Wednesday, June 1, 2011

The Changing World of Publishing

The publishing world is constantly changing; and as it does, the choices available to new authors change right along with it. Once upon a time, an aspiring nonfiction author had two alternatives: an established, conventional publisher, often in New York; or "vanity press."

Traditional publishing has always been a tough nut to crack for unknown writers, though sometimes a first manuscript miraculously attracts the attention of an editor and becomes a published book. Vanity press, which "publishes" (prints) anything authors are willing to pay for, quickly developed a reputation for poor-quality books. Unfortunately, the reputation attached itself to self-publishing, which is quite different.

Traditional publishers are having their own problems. There are fewer than there used to be, and the ones that have survived are struggling to make a profit, small as it may be. So, they tend to stick with tried-and-true authors. Not only are publishing houses competing with each other, they are also up against the ever-expanding world of ePublishing. According to Amazon, eBooks are now outselling print books. That doesn't even take into account all of the eBooks that are given away. No one is making any money on those.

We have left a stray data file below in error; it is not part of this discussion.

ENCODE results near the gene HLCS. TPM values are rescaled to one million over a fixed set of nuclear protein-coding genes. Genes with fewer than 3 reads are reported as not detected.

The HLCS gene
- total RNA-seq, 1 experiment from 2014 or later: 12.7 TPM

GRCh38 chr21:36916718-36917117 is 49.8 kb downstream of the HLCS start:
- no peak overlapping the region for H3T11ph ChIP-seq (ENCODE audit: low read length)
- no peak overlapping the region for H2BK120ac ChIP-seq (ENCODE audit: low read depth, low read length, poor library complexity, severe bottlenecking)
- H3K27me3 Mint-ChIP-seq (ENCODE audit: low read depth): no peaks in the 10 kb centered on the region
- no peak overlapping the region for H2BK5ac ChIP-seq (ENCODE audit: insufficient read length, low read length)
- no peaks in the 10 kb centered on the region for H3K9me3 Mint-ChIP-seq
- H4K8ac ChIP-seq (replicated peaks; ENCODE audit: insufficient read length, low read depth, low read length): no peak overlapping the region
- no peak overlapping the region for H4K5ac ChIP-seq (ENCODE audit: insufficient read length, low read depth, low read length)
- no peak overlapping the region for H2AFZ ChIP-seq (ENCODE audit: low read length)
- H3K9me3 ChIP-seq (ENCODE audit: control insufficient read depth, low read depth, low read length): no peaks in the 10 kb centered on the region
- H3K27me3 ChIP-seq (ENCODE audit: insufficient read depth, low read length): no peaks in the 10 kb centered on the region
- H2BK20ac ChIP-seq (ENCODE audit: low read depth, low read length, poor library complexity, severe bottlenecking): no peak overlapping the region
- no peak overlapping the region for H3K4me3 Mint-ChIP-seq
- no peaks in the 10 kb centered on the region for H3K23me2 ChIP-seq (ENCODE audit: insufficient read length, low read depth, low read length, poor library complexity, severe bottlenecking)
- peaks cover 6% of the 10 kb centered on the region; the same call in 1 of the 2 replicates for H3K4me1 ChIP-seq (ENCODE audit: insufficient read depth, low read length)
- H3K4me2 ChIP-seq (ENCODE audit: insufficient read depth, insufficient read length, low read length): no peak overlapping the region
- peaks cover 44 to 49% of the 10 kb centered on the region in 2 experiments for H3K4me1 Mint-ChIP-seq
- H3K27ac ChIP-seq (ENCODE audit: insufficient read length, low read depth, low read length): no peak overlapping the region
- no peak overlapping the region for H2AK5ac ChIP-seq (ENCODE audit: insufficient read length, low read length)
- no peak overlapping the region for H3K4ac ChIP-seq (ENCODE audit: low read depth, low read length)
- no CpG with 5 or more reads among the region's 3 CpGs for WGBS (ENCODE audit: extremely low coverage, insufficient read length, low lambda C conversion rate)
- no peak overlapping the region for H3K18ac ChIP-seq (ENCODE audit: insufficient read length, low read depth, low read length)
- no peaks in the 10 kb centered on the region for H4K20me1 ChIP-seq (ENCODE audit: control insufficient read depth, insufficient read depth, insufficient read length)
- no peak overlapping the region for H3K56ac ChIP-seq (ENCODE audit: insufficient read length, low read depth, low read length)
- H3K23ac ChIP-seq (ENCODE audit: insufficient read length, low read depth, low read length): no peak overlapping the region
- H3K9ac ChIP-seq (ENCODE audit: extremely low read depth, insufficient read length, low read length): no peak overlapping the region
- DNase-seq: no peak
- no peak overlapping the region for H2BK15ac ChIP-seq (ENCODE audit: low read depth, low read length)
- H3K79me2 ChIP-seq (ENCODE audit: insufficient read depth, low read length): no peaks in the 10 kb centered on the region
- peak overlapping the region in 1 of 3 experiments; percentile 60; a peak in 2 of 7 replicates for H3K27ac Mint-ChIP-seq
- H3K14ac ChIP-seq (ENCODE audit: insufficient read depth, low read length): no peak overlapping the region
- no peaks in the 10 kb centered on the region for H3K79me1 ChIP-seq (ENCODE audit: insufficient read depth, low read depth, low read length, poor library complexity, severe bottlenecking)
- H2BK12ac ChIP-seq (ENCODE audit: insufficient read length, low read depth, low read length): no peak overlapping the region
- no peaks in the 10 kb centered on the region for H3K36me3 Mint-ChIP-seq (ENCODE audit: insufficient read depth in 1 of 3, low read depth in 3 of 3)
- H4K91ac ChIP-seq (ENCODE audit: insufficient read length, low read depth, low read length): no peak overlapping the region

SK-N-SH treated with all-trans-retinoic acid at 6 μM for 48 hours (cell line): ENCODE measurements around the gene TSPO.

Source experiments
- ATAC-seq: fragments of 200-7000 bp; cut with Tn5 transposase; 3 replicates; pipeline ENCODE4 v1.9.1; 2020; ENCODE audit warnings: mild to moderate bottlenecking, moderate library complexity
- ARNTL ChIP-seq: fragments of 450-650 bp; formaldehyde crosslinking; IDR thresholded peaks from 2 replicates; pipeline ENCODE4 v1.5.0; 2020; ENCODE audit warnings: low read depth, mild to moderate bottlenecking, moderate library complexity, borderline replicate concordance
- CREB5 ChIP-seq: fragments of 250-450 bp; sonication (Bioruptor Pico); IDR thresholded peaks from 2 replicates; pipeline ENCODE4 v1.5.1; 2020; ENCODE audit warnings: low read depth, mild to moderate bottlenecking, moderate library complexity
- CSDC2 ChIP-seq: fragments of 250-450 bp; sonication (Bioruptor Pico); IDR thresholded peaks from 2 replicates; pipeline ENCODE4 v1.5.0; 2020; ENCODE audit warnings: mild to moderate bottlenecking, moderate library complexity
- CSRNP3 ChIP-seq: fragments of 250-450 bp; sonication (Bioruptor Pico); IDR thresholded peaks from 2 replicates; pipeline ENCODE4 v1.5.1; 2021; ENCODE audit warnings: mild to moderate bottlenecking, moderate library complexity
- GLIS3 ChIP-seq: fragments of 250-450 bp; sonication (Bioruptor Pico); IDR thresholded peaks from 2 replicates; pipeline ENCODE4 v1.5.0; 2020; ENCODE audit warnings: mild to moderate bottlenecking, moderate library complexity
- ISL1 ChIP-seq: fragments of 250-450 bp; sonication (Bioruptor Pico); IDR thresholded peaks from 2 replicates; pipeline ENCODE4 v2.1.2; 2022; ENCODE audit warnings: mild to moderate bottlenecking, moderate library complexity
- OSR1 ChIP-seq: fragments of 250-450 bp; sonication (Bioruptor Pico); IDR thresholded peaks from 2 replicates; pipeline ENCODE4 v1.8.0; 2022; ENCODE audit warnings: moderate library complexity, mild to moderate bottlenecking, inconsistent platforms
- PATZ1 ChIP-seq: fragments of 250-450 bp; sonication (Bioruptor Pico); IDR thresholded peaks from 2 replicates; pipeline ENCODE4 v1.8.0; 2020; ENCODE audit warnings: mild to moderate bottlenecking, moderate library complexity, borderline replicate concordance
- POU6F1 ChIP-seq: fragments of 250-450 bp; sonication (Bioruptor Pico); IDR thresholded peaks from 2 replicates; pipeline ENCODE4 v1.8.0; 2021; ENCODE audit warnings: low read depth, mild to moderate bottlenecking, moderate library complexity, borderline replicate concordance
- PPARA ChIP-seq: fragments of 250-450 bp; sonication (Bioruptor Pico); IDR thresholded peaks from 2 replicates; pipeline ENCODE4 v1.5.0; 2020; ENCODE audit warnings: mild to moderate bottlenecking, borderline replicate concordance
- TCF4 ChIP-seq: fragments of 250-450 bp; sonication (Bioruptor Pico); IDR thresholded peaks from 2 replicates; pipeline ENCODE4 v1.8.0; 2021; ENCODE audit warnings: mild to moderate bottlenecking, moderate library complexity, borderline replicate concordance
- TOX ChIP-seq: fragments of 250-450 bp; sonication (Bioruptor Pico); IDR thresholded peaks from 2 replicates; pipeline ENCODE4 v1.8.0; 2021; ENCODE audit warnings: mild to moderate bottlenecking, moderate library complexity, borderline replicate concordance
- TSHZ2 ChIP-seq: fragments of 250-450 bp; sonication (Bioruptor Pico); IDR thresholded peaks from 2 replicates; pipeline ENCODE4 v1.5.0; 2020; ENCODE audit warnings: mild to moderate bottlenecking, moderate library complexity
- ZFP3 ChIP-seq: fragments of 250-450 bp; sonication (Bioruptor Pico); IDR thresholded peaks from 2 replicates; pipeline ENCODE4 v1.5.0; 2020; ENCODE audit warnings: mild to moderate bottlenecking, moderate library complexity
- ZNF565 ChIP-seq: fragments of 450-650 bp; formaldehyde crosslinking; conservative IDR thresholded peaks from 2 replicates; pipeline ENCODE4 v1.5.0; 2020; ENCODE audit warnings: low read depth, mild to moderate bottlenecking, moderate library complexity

They say everyone has a book inside. I believe that because many would-be authors take my classes, hoping to defy the odds. One of the first questions I ask my students is how do you plan to publish your book? Most don't know, or if they have a preference, they have no idea what is involved

Two important points

  1. It is possible to have your book published by a traditional publisher; but you must understand the process and be prepared to invest time, effort, and some money.
  2. Self-publishing is not the same as "vanity press." You can produce an excellent book yourself, but you must be aware of the wide array of available methods and make informed decisions about which one is best for you. Again, this requires time, effort, and money.


If you want to produce a quality book, there are prescribed steps to follow. The steps may take a few months or more than a year; they may cost you a modest amount or a large sum. As an author, this is not something you want to leave to chance or other people's whims. My advice: Educate yourself.